From the New York Times bestselling author of Ivy + Bean comes a hilarious new middle grade series featuring a high-energy, lovable troublemaker.
Meet Iggy Frangi. He's not a bad kid, he's really not. Okay, so he's done a few (a few is anything up to 100) bad things. And okay, he's not very sorry about most of them. People make a big deal about nothing. What's a little pancake here and there? Is that something to get mad about? Iggy doesn't think so. No one got hurt, so there's no problem. No one got hurt except for that one time, that one time when the Best Idea Ever turned into the Worst Idea of All Time.
Iggy is sorry he did it. He is really, really, really sorry.
"For what?" you might ask. "What did he do?"
Well, you'll have to read the book to find out.
Things Iggy will NOT do in this book:
Be the most polite kid ever.
Play the cello.
Think before acting.
Learn a lesson.
Regret his actions. (Most of them, anyway.)
About the Author
Annie Barrows did none of the things in this book. As a kid, Annie Barrows was good and sweet and well-behaved. All the time, she was good. At least, no one ever caught her doing anything bad, which is the same as being good. She was so good that birds landed on her fingertips and sang. She was so good that people gave her candy for no reason. She was so good that her teachers cried when she went to the next grade.
She got worse when she grew up.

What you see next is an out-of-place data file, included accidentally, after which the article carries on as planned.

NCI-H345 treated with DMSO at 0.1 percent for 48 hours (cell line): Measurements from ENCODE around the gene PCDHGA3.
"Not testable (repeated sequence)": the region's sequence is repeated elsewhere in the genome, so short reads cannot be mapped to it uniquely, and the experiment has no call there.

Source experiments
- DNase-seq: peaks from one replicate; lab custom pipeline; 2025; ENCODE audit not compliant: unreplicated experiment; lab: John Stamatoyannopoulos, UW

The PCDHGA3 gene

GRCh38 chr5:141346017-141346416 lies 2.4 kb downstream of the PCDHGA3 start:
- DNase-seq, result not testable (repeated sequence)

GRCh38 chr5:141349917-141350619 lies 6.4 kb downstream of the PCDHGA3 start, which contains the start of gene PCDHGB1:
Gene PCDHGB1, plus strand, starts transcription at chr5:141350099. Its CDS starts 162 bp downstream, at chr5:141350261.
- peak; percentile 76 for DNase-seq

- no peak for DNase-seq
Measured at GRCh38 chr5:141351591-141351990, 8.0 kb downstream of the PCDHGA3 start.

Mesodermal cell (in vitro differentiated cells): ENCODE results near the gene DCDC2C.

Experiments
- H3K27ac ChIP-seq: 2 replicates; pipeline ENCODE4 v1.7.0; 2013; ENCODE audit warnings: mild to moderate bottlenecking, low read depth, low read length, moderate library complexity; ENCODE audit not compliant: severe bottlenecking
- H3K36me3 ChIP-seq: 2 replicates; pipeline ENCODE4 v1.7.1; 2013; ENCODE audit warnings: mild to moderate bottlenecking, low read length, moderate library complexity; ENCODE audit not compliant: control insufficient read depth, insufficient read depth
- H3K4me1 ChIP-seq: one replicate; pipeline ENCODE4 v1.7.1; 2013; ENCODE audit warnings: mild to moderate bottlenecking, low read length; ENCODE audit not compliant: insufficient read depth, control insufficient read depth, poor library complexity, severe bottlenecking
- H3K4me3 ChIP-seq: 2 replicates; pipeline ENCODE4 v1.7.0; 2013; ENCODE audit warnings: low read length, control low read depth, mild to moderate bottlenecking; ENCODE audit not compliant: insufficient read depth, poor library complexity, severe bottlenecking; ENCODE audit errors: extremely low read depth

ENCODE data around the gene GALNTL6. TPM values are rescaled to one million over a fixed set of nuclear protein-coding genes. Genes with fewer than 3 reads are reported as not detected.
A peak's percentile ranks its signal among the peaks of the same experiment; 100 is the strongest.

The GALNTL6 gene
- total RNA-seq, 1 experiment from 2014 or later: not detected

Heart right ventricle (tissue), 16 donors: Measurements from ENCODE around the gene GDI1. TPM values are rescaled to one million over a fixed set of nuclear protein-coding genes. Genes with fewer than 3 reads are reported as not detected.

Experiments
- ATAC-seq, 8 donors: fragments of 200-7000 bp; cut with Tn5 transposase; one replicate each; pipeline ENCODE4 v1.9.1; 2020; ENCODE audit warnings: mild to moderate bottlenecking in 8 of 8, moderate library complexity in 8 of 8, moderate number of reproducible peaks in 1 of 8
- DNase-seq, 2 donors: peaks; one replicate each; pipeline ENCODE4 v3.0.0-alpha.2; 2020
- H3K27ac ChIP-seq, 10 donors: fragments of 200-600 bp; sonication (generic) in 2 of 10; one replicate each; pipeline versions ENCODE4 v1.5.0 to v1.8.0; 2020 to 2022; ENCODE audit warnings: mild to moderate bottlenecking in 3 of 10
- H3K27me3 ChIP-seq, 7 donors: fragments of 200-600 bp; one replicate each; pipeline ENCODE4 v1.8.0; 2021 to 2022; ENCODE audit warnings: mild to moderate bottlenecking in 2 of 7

Sam Ricks is the illustrator of the Geisel Award-winner Don't Throw it to Mo! and the Stinkbomb and Ketchup-Face books. He lives with his family in Utah. Twitter @Samuelricks / Website samricks.com
★ “The first of a series, this slender chapter book is inviting to pick up, hard to put down, and near-impossible to read without laughing out loud.” –Booklist, starred review
“[A] lively illustrated series opener about Iggy Frangi, a mischievous, good-hearted nine-year-old who frequently lands himself in trouble and only sometimes regrets it. . . With Iggy, Barrows (the Ivy and Bean series) has created a realistic kid—passionate, funny, and sometimes misguided—whom readers will surely root for as he gains awareness of the relationship between choices and consequences.” –Publishers Weekly
“The portrait of a boy as a young rascal. . . Funny, silly, and fairly empathetic—and perhaps even consoling to young, impulsive people who hope to be better (someday).” –Kirkus Reviews